The iconic Strand restaurant is unfortunately showing no signs of reopening soon
Mystery surrounds the future of one of Britain’s most historic restaurants, with Simpson’s in the Strand yet to reopen after the pandemic and there are no signs of it happening any time soon.
Established in 1828, the iconic location has played host to Prime Ministers Winston Churchill, Benjamin Disraeli and William Gladstone, among others, and was also a favorite of author Charles Dickens.
The carvers were known for cutting meat at the table so as not to disturb the chess patrons – a tradition that is maintained to this day.
Previously claimed to serve ‘the best Sunday Roast in London’, the Grade II listed building underwent extensive refurbishment in 2017.
Like all food and beverage outlets, the location near Covent Garden was forced to close in March 2020 due to Covid restrictions. However, other eateries are no longer bothered by the curbs and have long since reopened for business. But there is no indication that Simpson will follow suit.
“I’m really afraid they won’t open at all. It’s been two and a half years now and nothing seems to be happening,” says a regular customer. “I keep walking by hoping to see any sign of life at the site.
“But the longer it stays closed, the more terrified I become that it will never open again. And even if so, how much of the old staff will be there?’
“I’m really afraid they won’t open at all. It’s been two and a half years now and nothing seems to be happening,” says a regular customer. Pictured: Simpson’s interior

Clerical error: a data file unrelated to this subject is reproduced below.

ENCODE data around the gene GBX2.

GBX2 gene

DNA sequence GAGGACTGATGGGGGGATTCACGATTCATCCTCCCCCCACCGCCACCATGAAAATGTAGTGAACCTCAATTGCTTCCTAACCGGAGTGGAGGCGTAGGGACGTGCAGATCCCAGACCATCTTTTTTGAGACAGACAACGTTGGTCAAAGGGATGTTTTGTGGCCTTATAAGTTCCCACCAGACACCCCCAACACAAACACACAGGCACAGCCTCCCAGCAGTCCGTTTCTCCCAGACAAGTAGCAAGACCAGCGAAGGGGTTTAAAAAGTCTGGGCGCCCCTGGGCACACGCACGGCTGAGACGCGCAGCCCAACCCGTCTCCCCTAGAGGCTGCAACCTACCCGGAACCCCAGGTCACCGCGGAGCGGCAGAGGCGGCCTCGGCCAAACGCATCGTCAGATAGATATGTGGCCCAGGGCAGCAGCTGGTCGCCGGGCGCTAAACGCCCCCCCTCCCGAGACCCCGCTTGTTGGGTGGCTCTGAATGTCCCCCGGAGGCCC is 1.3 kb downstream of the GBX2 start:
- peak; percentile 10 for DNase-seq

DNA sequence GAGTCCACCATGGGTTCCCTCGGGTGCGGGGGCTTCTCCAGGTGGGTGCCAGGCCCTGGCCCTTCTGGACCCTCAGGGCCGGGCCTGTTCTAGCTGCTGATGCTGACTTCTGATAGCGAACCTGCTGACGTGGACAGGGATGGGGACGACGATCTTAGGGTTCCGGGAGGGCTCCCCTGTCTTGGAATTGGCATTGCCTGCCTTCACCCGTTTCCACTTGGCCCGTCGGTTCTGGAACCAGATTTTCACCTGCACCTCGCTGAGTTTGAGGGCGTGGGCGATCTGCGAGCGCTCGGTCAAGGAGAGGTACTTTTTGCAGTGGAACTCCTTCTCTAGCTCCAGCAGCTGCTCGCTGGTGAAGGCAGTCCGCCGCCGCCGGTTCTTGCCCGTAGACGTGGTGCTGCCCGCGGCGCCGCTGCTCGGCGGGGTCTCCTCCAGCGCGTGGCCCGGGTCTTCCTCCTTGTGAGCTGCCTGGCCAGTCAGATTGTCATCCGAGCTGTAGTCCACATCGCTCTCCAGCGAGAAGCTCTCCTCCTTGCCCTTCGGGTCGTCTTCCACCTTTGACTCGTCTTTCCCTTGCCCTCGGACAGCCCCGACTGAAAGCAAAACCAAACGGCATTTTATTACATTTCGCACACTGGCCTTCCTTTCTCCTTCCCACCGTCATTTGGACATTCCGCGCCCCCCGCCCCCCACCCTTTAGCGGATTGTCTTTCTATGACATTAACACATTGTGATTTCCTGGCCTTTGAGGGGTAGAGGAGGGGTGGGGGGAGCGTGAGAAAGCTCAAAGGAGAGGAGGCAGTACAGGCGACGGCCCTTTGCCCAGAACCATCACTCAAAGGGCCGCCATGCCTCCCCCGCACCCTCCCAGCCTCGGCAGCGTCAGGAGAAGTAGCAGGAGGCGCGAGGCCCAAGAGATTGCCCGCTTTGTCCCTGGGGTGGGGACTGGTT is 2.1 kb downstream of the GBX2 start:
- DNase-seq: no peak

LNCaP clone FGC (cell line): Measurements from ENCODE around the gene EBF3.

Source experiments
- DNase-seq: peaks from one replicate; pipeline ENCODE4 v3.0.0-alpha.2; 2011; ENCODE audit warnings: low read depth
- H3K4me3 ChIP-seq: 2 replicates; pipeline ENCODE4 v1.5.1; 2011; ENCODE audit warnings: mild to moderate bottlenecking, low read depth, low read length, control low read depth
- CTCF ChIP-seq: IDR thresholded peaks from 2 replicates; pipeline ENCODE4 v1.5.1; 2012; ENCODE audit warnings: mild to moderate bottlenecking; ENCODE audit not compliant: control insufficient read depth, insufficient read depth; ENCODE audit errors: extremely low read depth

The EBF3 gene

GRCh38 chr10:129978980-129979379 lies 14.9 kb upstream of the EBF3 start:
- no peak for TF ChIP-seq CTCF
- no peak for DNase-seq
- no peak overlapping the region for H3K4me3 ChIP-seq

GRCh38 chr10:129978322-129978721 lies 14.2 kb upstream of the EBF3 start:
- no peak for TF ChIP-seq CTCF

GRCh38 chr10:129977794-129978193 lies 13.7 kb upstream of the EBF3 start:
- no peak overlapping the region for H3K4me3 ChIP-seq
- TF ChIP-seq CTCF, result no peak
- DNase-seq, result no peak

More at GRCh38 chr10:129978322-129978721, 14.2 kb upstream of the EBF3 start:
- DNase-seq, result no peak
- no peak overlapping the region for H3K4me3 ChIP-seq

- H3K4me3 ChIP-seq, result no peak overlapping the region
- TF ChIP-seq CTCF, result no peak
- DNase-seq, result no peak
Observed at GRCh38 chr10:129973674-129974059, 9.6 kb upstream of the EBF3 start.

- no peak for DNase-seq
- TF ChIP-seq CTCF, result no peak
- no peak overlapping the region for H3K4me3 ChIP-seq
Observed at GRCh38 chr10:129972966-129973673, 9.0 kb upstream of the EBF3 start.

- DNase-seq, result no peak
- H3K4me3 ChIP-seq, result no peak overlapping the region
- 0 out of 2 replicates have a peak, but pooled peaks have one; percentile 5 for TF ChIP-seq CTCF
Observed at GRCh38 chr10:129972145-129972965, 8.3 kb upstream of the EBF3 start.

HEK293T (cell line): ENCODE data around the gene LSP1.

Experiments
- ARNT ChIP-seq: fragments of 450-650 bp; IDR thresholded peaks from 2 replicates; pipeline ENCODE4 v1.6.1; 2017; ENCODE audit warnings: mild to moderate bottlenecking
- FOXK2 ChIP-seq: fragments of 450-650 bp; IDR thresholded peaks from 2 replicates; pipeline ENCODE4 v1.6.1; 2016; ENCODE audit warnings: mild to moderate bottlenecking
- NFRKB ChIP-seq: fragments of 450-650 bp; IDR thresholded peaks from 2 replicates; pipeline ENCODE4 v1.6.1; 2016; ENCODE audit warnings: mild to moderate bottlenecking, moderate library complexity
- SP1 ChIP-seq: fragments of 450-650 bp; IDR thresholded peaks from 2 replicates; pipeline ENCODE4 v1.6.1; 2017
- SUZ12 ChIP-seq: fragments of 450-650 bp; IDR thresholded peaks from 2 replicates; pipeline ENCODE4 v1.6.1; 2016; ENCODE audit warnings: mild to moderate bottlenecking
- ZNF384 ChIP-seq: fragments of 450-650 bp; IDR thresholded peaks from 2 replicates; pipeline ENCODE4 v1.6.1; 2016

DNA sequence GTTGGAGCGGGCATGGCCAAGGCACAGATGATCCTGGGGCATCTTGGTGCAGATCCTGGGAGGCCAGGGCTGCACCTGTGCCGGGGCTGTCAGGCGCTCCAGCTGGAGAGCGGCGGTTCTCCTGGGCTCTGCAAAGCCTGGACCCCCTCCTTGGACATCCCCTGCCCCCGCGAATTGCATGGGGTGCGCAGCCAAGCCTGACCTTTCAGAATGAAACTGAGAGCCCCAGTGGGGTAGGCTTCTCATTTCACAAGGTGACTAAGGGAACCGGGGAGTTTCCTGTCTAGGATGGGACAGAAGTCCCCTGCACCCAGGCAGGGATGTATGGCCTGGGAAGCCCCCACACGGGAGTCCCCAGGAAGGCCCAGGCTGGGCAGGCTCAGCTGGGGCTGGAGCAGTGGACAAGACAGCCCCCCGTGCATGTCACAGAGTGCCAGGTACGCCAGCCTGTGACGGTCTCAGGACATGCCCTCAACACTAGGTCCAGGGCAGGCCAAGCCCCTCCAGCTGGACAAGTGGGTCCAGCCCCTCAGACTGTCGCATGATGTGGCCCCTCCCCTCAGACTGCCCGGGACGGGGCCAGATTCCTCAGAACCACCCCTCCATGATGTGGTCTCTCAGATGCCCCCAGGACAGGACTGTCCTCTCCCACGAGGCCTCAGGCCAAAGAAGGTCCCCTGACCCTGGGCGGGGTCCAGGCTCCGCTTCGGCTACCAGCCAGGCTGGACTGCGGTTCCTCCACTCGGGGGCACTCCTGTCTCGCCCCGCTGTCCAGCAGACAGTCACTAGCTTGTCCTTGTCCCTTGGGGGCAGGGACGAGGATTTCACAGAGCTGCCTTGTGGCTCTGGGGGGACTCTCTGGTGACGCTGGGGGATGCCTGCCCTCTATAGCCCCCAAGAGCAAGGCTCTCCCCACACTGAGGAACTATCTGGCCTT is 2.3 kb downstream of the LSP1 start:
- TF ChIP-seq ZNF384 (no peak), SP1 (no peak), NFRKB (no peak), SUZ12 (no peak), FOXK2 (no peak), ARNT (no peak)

A Simpson’s in the Strand spokesperson tried to reassure me that the venue is not closed for good, but was unable to provide further details on a reopening date. They said, ‘At this point, Simpson’s reopening date and workforce are yet to be confirmed.’
When I insisted, they assured me it would reopen someday and said, ‘We are planning a reopening, don’t worry.’
The restaurant’s website suggests that customers can still reserve tables.
But when you try to book one, it says, “The restaurant is temporarily offline. Please contact the restaurant directly or come back soon for availability.’
Beginning of the dog days for furry Hugh
When he starred as Dr Gregory House on the American show House, Hugh Laurie’s rumored fee of £250,000 per episode made him the highest paid actor on the small screen.
But you’d never know if you looked at the confused 63-year-old, who — with bushy beard, unkempt hair, wrinkled clothes and sporting scratches on both his arms and legs — seemed to channel his inner Robinson Crusoe while taking his dog. for a walk in North London.
The Cambridge-trained comedian previously spoke of the difficulties of being in Los Angeles for nine straight months filming the TBEN show, while his wife, three children and furry friends remained in the UK.
After taking on the role—which earned him two Golden Globes and six Emmy nominations—in 2004, Hugh finally hung up his doctor’s coat in 2012.